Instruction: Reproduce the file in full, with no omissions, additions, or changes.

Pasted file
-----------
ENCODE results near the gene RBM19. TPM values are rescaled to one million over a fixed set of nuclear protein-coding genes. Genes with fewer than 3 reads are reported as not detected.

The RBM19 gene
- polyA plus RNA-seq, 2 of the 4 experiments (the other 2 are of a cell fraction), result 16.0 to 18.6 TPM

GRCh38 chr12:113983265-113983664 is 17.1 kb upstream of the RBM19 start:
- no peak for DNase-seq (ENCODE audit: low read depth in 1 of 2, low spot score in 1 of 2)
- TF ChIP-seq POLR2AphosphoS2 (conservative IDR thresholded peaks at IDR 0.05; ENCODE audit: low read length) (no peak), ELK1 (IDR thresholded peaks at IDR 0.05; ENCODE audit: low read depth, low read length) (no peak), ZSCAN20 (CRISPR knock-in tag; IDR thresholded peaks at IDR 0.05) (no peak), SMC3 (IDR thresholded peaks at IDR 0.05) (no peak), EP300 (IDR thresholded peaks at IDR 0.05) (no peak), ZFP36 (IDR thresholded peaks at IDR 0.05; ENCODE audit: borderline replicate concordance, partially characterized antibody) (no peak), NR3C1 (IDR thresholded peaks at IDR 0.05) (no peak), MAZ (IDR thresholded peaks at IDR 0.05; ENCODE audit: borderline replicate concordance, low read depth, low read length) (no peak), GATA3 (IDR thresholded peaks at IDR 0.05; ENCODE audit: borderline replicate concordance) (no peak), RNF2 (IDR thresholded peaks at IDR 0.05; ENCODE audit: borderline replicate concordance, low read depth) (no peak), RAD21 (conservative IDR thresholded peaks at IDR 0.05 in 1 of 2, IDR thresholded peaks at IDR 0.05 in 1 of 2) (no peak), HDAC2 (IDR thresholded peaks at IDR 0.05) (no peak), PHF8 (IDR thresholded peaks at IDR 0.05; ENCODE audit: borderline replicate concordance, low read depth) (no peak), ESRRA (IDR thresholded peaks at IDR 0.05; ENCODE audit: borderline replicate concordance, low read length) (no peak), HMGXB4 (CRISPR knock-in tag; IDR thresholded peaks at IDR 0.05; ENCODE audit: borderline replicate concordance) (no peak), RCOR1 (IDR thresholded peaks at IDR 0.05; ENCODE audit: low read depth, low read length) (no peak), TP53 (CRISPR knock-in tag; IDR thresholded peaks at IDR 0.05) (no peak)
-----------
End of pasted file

ENCODE results near the gene RBM19. TPM values are rescaled to one million over a fixed set of nuclear protein-coding genes. Genes with fewer than 3 reads are reported as not detected.

The RBM19 gene
- polyA plus RNA-seq, 2 of the 4 experiments (the other 2 are of a cell fraction), result 16.0 to 18.6 TPM

GRCh38 chr12:113983265-113983664 is 17.1 kb upstream of the RBM19 start:
- no peak for DNase-seq (ENCODE audit: low read depth in 1 of 2, low spot score in 1 of 2)
- TF ChIP-seq POLR2AphosphoS2 (conservative IDR thresholded peaks at IDR 0.05; ENCODE audit: low read length) (no peak), ELK1 (IDR thresholded peaks at IDR 0.05; ENCODE audit: low read depth, low read length) (no peak), ZSCAN20 (CRISPR knock-in tag; IDR thresholded peaks at IDR 0.05) (no peak), SMC3 (IDR thresholded peaks at IDR 0.05) (no peak), EP300 (IDR thresholded peaks at IDR 0.05) (no peak), ZFP36 (IDR thresholded peaks at IDR 0.05; ENCODE audit: borderline replicate concordance, partially characterized antibody) (no peak), NR3C1 (IDR thresholded peaks at IDR 0.05) (no peak), MAZ (IDR thresholded peaks at IDR 0.05; ENCODE audit: borderline replicate concordance, low read depth, low read length) (no peak), GATA3 (IDR thresholded peaks at IDR 0.05; ENCODE audit: borderline replicate concordance) (no peak), RNF2 (IDR thresholded peaks at IDR 0.05; ENCODE audit: borderline replicate concordance, low read depth) (no peak), RAD21 (conservative IDR thresholded peaks at IDR 0.05 in 1 of 2, IDR thresholded peaks at IDR 0.05 in 1 of 2) (no peak), HDAC2 (IDR thresholded peaks at IDR 0.05) (no peak), PHF8 (IDR thresholded peaks at IDR 0.05; ENCODE audit: borderline replicate concordance, low read depth) (no peak), ESRRA (IDR thresholded peaks at IDR 0.05; ENCODE audit: borderline replicate concordance, low read length) (no peak), HMGXB4 (CRISPR knock-in tag; IDR thresholded peaks at IDR 0.05; ENCODE audit: borderline replicate concordance) (no peak), RCOR1 (IDR thresholded peaks at IDR 0.05; ENCODE audit: low read depth, low read length) (no peak), TP53 (CRISPR knock-in tag; IDR thresholded peaks at IDR 0.05) (no peak)